Catskill naturalist and essayist John Burroughs said it best: I go to nature to be soothed and healed, and to have my senses put in order. Yesterday, I tried to do just that during a winter climb up Slide Mountain.
The highest mountain in the Catskills gets its share of hikers from around the world. Like the streets of Manhattan, you’ll witness ethnic diversity and hear dozens of different languages on the trail and at the summit. The first time I climbed I shared green tea with a sweet Chinese woman and a charismatic conversation with a journalist from Japan. Yesterday, gazing out over a limitless horizon thousands of miles from the crisis, I met a man from Ukraine and asked him his opinion of the tensions.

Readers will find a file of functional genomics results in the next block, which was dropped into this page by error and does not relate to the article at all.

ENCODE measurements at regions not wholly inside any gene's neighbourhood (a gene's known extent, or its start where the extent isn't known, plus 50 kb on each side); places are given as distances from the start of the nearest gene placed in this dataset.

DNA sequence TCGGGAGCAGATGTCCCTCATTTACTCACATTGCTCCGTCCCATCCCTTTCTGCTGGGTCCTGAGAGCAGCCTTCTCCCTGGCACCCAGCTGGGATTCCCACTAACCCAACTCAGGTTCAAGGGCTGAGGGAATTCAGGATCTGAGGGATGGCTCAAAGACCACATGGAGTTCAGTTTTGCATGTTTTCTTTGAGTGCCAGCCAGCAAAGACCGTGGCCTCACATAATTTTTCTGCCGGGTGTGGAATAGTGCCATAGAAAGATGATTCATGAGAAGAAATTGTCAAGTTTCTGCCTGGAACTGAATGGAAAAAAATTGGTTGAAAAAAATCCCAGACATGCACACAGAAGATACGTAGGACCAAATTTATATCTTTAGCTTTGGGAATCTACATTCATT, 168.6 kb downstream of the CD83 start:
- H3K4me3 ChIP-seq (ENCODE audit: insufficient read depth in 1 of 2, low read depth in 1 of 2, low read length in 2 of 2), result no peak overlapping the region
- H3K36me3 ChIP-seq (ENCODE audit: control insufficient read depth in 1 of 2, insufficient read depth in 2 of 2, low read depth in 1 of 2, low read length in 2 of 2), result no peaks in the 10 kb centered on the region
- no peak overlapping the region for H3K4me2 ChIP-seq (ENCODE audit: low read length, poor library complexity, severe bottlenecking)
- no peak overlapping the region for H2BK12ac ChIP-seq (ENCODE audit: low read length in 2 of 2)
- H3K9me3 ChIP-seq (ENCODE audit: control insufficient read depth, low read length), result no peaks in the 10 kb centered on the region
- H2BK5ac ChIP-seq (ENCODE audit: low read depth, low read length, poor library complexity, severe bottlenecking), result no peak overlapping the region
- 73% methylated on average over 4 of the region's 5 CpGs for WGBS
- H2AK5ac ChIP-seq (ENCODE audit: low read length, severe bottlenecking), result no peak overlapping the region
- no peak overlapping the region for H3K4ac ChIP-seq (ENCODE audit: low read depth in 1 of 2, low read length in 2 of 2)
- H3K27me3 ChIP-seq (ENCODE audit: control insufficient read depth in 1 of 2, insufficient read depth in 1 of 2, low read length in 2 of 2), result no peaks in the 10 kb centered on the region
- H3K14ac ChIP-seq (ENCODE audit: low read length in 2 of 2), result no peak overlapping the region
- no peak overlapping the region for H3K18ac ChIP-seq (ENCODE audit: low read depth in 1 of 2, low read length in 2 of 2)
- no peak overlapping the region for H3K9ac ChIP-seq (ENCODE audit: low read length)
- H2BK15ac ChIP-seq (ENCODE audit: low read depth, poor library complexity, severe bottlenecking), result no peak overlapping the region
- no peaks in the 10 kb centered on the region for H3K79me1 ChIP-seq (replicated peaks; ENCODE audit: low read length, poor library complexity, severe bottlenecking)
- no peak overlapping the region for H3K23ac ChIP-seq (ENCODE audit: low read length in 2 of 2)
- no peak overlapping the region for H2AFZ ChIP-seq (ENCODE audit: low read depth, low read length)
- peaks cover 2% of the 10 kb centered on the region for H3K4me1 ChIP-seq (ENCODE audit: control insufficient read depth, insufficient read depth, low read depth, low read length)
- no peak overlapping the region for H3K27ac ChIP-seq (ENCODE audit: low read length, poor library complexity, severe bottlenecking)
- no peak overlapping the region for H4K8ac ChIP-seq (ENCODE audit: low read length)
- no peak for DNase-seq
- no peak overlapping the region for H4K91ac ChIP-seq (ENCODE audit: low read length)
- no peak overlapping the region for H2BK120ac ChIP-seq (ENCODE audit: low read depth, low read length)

Born in the industrial east, the emotional Russian-speaking Ukrainian was quick to defend Putin and support the pro-Moscow forces.
I’m paraphrasing here but he said that the situation was complicated but if Russia was willing to provide billions more in loans, more than the EU, and cheaper gas – well, it was about economics…and besides, the U.S. government is escalating the crisis and so was the media.
My patriotic nerves bristled hearing the media and U.S. government clumped into the blame game. By all means, tell me all about your history, culture and economics, especially given a complicated issue like this, but why cast aspersions? His diatribe was, with much relief, interrupted by others hiking through.
Another favorite quote from Burroughs: A man can fail many times, but he isn’t a failure until he begins to blame somebody else.